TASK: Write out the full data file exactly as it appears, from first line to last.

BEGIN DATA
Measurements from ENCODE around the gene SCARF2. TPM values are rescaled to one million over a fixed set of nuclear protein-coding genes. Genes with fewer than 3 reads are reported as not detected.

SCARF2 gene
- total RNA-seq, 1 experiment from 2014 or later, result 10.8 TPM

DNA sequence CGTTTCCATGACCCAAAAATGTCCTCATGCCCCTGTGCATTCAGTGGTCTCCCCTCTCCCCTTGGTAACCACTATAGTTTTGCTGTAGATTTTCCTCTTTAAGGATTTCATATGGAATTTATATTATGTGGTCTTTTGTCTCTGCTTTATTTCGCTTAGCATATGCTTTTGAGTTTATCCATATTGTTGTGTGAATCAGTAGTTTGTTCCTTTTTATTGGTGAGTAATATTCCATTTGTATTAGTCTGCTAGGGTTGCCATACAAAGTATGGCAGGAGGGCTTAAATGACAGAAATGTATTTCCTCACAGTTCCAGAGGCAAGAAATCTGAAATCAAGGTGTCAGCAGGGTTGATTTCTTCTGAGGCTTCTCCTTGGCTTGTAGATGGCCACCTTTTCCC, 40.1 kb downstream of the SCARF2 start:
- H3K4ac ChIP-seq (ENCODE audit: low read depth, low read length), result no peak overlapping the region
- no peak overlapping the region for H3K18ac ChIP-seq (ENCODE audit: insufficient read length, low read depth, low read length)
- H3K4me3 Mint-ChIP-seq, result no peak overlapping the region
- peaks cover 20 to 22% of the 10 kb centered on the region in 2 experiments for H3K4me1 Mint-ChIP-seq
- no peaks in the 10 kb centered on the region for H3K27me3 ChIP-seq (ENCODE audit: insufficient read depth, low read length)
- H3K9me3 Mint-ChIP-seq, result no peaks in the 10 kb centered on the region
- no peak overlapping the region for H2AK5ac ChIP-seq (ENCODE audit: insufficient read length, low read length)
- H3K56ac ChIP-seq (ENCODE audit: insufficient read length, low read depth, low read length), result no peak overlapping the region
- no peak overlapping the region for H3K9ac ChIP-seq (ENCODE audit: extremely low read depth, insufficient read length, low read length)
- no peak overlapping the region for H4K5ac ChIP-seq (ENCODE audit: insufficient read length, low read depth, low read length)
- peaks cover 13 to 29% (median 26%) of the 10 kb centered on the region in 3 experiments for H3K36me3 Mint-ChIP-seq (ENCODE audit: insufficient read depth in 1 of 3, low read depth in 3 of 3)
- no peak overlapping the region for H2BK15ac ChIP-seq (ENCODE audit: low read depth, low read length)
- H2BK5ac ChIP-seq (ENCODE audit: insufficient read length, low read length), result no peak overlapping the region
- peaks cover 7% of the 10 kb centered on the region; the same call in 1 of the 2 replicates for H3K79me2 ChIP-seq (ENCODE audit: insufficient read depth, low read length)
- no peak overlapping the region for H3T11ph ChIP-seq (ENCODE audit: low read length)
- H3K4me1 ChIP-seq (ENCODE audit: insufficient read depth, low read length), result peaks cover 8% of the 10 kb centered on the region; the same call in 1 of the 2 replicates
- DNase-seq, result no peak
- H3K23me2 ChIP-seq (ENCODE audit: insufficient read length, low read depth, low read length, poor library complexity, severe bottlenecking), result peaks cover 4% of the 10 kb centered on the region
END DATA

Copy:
Measurements from ENCODE around the gene SCARF2. TPM values are rescaled to one million over a fixed set of nuclear protein-coding genes. Genes with fewer than 3 reads are reported as not detected.

SCARF2 gene
- total RNA-seq, 1 experiment from 2014 or later, result 10.8 TPM

DNA sequence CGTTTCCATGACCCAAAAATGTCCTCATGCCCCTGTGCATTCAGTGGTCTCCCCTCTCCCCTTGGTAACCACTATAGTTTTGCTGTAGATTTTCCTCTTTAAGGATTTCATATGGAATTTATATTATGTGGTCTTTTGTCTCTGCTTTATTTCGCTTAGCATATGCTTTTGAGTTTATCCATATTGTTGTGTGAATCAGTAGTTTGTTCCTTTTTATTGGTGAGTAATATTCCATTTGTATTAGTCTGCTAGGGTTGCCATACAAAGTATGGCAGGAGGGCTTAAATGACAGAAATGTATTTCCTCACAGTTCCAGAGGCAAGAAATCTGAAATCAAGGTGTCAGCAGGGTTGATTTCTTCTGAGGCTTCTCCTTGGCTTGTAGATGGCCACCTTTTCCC, 40.1 kb downstream of the SCARF2 start:
- H3K4ac ChIP-seq (ENCODE audit: low read depth, low read length), result no peak overlapping the region
- no peak overlapping the region for H3K18ac ChIP-seq (ENCODE audit: insufficient read length, low read depth, low read length)
- H3K4me3 Mint-ChIP-seq, result no peak overlapping the region
- peaks cover 20 to 22% of the 10 kb centered on the region in 2 experiments for H3K4me1 Mint-ChIP-seq
- no peaks in the 10 kb centered on the region for H3K27me3 ChIP-seq (ENCODE audit: insufficient read depth, low read length)
- H3K9me3 Mint-ChIP-seq, result no peaks in the 10 kb centered on the region
- no peak overlapping the region for H2AK5ac ChIP-seq (ENCODE audit: insufficient read length, low read length)
- H3K56ac ChIP-seq (ENCODE audit: insufficient read length, low read depth, low read length), result no peak overlapping the region
- no peak overlapping the region for H3K9ac ChIP-seq (ENCODE audit: extremely low read depth, insufficient read length, low read length)
- no peak overlapping the region for H4K5ac ChIP-seq (ENCODE audit: insufficient read length, low read depth, low read length)
- peaks cover 13 to 29% (median 26%) of the 10 kb centered on the region in 3 experiments for H3K36me3 Mint-ChIP-seq (ENCODE audit: insufficient read depth in 1 of 3, low read depth in 3 of 3)
- no peak overlapping the region for H2BK15ac ChIP-seq (ENCODE audit: low read depth, low read length)
- H2BK5ac ChIP-seq (ENCODE audit: insufficient read length, low read length), result no peak overlapping the region
- peaks cover 7% of the 10 kb centered on the region; the same call in 1 of the 2 replicates for H3K79me2 ChIP-seq (ENCODE audit: insufficient read depth, low read length)
- no peak overlapping the region for H3T11ph ChIP-seq (ENCODE audit: low read length)
- H3K4me1 ChIP-seq (ENCODE audit: insufficient read depth, low read length), result peaks cover 8% of the 10 kb centered on the region; the same call in 1 of the 2 replicates
- DNase-seq, result no peak
- H3K23me2 ChIP-seq (ENCODE audit: insufficient read length, low read depth, low read length, poor library complexity, severe bottlenecking), result peaks cover 4% of the 10 kb centered on the region